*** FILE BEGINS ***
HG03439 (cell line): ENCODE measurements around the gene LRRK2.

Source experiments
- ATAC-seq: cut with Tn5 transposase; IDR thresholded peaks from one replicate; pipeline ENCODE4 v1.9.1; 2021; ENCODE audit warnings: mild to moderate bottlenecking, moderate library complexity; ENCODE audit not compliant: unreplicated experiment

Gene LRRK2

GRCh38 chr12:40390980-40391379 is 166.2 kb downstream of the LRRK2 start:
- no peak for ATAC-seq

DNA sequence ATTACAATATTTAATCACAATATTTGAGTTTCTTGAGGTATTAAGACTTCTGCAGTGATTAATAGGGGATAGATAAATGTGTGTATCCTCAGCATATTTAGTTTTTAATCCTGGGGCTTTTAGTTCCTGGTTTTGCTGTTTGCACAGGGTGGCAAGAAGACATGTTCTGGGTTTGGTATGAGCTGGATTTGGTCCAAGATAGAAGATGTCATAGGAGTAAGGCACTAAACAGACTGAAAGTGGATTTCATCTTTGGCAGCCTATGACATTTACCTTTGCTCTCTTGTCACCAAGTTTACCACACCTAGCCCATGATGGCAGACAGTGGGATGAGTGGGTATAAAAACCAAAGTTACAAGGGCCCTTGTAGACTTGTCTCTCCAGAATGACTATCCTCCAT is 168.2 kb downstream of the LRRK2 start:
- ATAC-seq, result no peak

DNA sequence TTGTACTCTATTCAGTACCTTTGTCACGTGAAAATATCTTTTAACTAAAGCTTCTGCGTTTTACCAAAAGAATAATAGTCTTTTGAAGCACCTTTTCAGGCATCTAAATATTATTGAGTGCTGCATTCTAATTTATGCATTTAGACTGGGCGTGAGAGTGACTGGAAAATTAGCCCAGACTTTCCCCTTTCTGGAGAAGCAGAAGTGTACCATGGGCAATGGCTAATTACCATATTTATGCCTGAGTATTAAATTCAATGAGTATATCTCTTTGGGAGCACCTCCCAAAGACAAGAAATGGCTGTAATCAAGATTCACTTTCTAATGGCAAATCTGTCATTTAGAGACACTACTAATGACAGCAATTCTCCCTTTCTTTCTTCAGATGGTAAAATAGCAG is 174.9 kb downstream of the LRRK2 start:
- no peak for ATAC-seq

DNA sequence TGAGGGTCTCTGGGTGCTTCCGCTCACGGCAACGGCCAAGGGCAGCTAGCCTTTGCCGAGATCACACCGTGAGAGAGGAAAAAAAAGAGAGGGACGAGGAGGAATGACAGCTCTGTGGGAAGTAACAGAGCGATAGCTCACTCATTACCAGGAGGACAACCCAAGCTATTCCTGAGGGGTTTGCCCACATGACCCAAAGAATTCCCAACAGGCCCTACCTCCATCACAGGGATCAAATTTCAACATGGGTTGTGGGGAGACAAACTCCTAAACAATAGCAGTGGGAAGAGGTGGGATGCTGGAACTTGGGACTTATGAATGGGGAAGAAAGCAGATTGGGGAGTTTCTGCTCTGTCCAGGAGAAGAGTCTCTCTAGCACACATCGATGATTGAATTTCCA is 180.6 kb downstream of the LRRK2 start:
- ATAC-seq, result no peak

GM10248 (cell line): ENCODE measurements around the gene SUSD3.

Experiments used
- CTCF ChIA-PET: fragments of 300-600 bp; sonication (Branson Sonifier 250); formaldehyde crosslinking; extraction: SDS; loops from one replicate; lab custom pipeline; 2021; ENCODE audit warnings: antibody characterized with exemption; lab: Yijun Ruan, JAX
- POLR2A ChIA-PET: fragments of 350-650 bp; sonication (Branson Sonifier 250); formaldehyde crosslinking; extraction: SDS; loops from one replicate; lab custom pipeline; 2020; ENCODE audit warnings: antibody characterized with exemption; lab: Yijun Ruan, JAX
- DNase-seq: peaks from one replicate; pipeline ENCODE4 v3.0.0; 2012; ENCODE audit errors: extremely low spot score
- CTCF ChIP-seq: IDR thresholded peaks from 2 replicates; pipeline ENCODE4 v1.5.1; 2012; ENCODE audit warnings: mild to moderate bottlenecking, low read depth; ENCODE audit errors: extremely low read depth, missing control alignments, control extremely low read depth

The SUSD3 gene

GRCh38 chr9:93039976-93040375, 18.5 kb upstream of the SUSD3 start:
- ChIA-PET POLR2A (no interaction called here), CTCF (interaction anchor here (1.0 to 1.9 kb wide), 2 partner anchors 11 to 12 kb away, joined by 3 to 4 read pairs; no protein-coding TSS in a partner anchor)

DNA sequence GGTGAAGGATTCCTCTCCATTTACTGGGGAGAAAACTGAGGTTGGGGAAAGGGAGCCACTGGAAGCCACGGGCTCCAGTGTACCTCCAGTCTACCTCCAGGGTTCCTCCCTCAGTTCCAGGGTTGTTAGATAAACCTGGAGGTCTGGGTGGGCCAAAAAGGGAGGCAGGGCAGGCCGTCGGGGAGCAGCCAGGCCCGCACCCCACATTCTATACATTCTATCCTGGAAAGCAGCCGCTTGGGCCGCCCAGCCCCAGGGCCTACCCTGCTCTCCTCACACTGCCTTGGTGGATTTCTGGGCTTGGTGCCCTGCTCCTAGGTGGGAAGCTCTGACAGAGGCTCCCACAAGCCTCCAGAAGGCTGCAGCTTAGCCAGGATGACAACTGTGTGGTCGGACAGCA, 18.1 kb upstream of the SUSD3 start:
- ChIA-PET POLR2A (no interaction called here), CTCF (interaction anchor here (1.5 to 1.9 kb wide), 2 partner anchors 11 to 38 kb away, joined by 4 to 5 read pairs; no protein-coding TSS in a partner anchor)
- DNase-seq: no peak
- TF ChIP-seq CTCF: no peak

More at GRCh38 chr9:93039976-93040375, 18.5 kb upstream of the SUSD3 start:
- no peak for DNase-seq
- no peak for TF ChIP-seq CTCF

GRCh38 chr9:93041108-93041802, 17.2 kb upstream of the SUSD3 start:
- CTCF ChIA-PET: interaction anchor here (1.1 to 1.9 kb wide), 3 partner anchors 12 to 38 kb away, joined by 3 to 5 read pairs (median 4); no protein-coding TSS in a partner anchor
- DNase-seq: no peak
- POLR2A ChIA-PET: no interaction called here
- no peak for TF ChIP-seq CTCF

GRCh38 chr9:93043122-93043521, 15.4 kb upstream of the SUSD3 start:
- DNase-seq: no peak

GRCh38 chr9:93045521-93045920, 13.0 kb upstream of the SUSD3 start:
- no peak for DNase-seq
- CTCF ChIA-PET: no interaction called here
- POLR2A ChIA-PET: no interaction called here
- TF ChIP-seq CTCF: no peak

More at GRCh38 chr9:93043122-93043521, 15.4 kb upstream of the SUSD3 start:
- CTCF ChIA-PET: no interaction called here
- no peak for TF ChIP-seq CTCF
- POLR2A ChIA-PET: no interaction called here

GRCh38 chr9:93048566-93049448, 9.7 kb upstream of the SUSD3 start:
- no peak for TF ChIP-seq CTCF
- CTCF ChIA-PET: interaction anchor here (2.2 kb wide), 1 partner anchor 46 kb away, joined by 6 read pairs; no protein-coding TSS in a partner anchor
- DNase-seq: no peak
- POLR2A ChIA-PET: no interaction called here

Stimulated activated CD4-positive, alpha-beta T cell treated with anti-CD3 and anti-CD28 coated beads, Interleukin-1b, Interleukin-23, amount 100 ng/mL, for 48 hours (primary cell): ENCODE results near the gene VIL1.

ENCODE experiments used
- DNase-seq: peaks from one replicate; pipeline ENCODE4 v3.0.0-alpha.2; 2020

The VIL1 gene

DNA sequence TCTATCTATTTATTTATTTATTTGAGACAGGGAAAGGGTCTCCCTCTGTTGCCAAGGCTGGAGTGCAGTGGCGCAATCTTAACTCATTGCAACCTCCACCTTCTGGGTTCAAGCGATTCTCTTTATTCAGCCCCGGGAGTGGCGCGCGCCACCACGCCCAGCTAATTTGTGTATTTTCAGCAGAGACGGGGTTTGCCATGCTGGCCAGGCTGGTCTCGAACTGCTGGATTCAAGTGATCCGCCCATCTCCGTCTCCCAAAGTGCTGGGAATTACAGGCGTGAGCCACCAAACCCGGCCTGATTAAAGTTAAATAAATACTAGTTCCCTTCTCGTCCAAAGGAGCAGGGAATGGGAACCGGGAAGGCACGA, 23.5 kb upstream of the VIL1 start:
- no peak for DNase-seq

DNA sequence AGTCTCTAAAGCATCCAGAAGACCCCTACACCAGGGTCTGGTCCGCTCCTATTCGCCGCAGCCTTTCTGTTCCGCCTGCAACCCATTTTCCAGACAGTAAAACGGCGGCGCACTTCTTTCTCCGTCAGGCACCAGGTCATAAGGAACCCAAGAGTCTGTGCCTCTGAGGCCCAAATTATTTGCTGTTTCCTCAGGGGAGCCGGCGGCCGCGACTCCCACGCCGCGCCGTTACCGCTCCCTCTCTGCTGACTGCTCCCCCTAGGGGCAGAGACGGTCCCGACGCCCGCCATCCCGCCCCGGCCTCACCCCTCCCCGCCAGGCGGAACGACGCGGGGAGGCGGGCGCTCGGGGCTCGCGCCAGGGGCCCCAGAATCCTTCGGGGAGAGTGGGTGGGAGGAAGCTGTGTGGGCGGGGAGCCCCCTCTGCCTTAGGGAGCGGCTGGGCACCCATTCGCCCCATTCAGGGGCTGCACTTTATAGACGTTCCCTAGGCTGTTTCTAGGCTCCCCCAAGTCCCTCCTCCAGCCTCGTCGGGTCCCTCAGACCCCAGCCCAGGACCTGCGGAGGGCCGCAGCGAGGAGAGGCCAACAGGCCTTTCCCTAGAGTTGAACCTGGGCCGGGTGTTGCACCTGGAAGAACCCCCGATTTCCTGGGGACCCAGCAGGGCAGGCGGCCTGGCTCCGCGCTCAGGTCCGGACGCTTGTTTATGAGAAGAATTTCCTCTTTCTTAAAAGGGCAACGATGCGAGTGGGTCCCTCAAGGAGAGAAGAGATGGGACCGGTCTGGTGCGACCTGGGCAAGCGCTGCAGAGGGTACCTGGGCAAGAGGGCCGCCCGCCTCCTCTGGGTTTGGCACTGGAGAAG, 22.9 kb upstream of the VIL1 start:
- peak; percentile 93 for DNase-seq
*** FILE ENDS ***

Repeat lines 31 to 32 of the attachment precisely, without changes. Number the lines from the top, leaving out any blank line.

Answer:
- DNase-seq: no peak
- POLR2A ChIA-PET: no interaction called here